Minitrue: Liu Han, Yearlong Terror Crackdown
The following censorship instructions, issued to the media by government authorities, have been leaked and distributed online. The name of the issuing body has been omitted to protect the source.
Please prominently display the following articles in the headline sections of both homepages [that of the portal itself and of its news center]: (1) People’s Daily Commentary on the Liu Han Case: Cracking Down and Wiping Out Evil, Upholding Justice [Chinese]; (2) Ministry of Public Security: Xinjiang is the Primary Battlefield in Yearlong Nationwide Crackdown on Terror [Chinese]. (May 25, 2014)
请在双首页要闻区突出转发以下文章：1，人民日报评刘汉案：打黑除恶 伸张正义，2，公安部：全国严打暴恐一年 新疆为主战场。
Mining tycoon Liu Han and his brother Liu Wei were both sentenced to death last Friday for illegal gang activities. Liu Han is believed to have ties to former security chief Zhou Yongkang, himself suspected to be at the center of an ongoing crackdown on Party corruption.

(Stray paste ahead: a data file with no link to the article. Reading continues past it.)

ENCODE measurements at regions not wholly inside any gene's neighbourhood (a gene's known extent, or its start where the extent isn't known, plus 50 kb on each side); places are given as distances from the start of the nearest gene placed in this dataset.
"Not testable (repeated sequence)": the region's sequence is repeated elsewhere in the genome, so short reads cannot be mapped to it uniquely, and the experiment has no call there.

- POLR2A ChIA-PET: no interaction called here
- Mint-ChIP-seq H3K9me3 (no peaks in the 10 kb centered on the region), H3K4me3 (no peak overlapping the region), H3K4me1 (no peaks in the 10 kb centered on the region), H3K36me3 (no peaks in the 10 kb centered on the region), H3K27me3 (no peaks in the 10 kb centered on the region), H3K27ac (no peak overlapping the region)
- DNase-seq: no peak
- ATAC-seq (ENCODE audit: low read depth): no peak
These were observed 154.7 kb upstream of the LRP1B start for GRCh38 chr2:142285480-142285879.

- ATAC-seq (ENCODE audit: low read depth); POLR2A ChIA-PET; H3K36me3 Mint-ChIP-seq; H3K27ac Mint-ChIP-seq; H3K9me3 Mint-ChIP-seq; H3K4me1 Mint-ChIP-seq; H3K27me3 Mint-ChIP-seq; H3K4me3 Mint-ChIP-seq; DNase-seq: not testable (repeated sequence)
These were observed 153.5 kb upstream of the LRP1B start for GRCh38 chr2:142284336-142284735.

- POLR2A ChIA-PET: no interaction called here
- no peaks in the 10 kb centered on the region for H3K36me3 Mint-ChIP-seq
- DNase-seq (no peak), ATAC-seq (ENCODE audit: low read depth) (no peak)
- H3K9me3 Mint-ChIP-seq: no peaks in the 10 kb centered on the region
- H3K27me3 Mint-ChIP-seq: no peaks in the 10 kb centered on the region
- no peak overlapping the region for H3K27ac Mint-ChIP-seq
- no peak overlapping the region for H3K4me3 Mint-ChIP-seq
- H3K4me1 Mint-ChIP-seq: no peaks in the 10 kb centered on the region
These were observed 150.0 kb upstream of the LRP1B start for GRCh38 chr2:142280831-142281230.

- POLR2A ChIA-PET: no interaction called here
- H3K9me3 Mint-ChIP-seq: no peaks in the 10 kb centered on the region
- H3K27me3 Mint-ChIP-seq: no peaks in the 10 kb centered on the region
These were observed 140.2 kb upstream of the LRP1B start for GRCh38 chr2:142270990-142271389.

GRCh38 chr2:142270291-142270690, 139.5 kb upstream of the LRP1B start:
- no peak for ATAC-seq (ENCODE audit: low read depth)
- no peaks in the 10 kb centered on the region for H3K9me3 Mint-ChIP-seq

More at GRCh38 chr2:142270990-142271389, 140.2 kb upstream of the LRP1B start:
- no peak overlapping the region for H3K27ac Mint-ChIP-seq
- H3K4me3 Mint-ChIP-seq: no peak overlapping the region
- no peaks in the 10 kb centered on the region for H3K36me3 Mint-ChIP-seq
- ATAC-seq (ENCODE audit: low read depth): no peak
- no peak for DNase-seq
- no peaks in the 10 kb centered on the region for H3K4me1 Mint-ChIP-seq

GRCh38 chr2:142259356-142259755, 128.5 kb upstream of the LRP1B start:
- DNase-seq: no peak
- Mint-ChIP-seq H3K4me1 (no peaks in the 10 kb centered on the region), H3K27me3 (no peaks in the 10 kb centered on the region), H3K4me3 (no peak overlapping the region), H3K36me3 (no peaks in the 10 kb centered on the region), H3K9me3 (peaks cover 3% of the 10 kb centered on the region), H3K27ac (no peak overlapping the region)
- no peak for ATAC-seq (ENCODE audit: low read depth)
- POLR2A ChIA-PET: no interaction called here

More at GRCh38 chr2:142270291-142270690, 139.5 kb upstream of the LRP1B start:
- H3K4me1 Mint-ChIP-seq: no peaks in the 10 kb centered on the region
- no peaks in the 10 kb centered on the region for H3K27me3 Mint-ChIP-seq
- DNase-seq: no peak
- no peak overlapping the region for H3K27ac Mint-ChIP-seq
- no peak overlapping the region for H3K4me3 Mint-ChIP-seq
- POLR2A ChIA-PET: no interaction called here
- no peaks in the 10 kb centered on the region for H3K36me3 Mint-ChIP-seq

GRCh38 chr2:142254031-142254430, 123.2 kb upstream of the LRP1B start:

Two violent attacks were carried out in Urumqi, Xinjiang in the past month: the first as President Xi was concluding a presidential trip to Xinjiang in late April, and a second more deadly attack that killed dozens at a market on May 22, and has been attributed to five suicide bombers by state media. The Urumqi attacks are two in a series of recent violent attacks throughout China, many of which blamed by the government on “Xinjiang separatists.” China has been increasing security measures throughout the country this month, and just prior to the May 22 attack 39 people were sentenced with terrorism charges in Xinjiang. Following the most recent attack, Beijing promised a “yearlong campaign against terrorism” which would focus on the restive Xinjiang region.
Chinese journalists and bloggers often refer to these instructions as “Directives from the Ministry of Truth.”
CDT has collected the selections we translate here from a variety of sources and has checked them against official Chinese media reports to confirm their implementation.
Since directives are sometimes communicated orally to journalists and editors, who then leak them online, the wording published here may not be exact. The original publication date on CDT Chinese is noted after the directives; the date given may indicate when the directive was leaked, rather than when it was issued. CDT does its utmost to verify dates and wording, but also takes precautions to protect the source.